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Changing Urologists?

Over the years my relationship with my Urologist was limited to about 15 minutes per year, when we would look at my low PSA score, do a quick rectal finger wave and schedule again for the following year.

That all changed when my PSA doubled a year ago and he said, “well that’s interesting”. I asked what that meant and he said he didn’t know but thought we should recheck it in 6 months. 6 months later the lab report said it doubled again, but I didn’t hear from him. When I called to ask he said “let’s check it again in 6 more months.” Basically it was a whole year of waiting without knowing anything or hearing from the doctor. Finally after a year and another elevation he decided to do a biopsy, but didn’t tell me the outcome until I called and asked.

My Urologist is a specialist who also sees normal urology patients when he’s not in surgery. I think his mind is on his surgery patients and not on the normal prostate patients.

I’m thinking about looking for another Urologist, one who is in a smaller practice and who might be easier to contact and interact with. I don’t know quite how to do it and stay in contact with my results. I don’t want to have to repeat all the tests and scans again, but would like to move ahead with treatment.

Any opinions?

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  • Erin Glace moderator
    11 months ago

    You can request that your medical records be sent to any practice that you choose so your new urologist will have a record of the rising PSA and any other tests performed. It is possible with Electronic Medical Records (EMR) that your new MD may have access already. I hope you find a physician that you feel comfortable with!

  • ninaw moderator
    11 months ago

    Thank you @erin-glace and @doug for your thoughts and experience! Some good articles below as well. @tomc, I hope you’ll let us know how things go for you, and if you manage to find another urologist to consult. Wishing you the best. – Nina, Team

  • Doug Sparling moderator
    12 months ago

    @tomc@richardf has given you some excellent advice.

    I would definitely be looking for a new urologist if I were you, or at least seek a second option. Having your PSA double, even if the absolute numbers are in the normal range, is definitely more than “interesting.” A urologist should be knowledgeable with prostate cancer. You also should have been given a digital rectal exam (DRE).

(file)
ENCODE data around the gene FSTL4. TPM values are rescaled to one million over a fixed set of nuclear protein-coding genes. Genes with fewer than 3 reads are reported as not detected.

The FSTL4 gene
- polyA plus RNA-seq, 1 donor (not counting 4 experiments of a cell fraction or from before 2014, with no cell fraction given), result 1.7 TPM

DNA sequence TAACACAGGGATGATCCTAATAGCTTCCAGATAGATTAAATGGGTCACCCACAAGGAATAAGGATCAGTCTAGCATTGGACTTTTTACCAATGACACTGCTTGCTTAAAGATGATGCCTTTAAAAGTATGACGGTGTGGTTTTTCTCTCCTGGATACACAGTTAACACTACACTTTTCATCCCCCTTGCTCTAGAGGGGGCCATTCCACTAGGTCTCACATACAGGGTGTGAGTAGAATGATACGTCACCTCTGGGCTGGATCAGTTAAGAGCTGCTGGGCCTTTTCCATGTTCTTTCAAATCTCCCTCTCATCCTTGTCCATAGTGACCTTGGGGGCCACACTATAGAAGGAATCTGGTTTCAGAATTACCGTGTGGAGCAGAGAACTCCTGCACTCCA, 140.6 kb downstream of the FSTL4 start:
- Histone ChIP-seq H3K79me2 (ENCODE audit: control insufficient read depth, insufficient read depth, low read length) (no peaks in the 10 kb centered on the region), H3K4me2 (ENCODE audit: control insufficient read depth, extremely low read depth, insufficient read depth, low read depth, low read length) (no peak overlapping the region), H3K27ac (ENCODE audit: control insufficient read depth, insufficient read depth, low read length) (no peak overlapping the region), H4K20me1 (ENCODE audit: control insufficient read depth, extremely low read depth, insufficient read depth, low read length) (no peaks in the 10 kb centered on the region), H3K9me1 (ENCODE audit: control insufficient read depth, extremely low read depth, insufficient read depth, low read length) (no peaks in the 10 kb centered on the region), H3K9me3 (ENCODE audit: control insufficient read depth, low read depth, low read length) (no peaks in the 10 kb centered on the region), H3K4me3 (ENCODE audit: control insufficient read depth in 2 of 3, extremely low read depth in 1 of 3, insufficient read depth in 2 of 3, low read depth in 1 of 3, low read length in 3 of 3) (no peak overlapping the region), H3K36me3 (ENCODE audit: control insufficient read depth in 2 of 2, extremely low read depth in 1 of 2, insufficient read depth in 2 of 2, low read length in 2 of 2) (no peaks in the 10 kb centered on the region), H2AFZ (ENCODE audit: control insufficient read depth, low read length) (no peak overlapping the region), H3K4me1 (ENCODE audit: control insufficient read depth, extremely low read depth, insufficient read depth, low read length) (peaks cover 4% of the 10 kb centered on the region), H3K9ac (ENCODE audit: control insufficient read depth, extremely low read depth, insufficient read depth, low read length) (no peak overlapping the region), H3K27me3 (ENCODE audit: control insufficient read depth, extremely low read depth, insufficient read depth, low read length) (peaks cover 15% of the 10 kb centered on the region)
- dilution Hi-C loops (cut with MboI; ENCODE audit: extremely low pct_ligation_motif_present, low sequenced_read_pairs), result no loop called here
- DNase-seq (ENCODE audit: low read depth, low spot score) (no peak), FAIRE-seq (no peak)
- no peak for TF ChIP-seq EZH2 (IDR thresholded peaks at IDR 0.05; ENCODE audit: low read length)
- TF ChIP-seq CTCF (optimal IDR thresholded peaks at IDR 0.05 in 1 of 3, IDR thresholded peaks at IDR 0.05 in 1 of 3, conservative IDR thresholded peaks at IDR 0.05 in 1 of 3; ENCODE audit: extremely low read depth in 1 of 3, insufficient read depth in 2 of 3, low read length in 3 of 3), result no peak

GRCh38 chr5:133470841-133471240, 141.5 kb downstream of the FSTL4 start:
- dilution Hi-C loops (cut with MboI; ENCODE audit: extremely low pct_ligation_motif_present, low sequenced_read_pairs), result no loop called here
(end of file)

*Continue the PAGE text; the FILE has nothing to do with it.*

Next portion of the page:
A new urologist should be able to get access to your medical records, so that shouldn’t be an issue.

    My urologist works at a cancer center and one of his specialties is oncology. That may not be available where your live, but I would definitely look for a urologist who is willing discuss your results. Waiting six months isn’t always bad, but your urologist should have really been able to answer your questions and provide answers

    “What Is the PSA Test?” ( and “No Time for Treatment Regrets” ( might be helpful. I’d also take a look at Building Your Healthcare Team ( may be of help.

    Best of luck,
    Doug – Team

  • Richard Faust moderator
    12 months ago

    Hi TomC. I understand why you would be concerned by a consistently increasing PSA. If you feel your doctor is not hearing/listening to your concerns, remember that you are always entitled to a second opinion. This article, while largely looking at after a diagnosis, focuses on getting a second opinion: In addition, this article looks at communicating with your medical team: One of the major points made is to remember that your doctor works for you. I would also be remiss if I didn’t point out that your medical test results are yours and you can have then sent or get copies to take to any doctor of your choosing. Hopefully others will chime in with their experiences and thoughts. Wishing you the best and please feel free to keep us posted on how you are doing. Richard ( Team)

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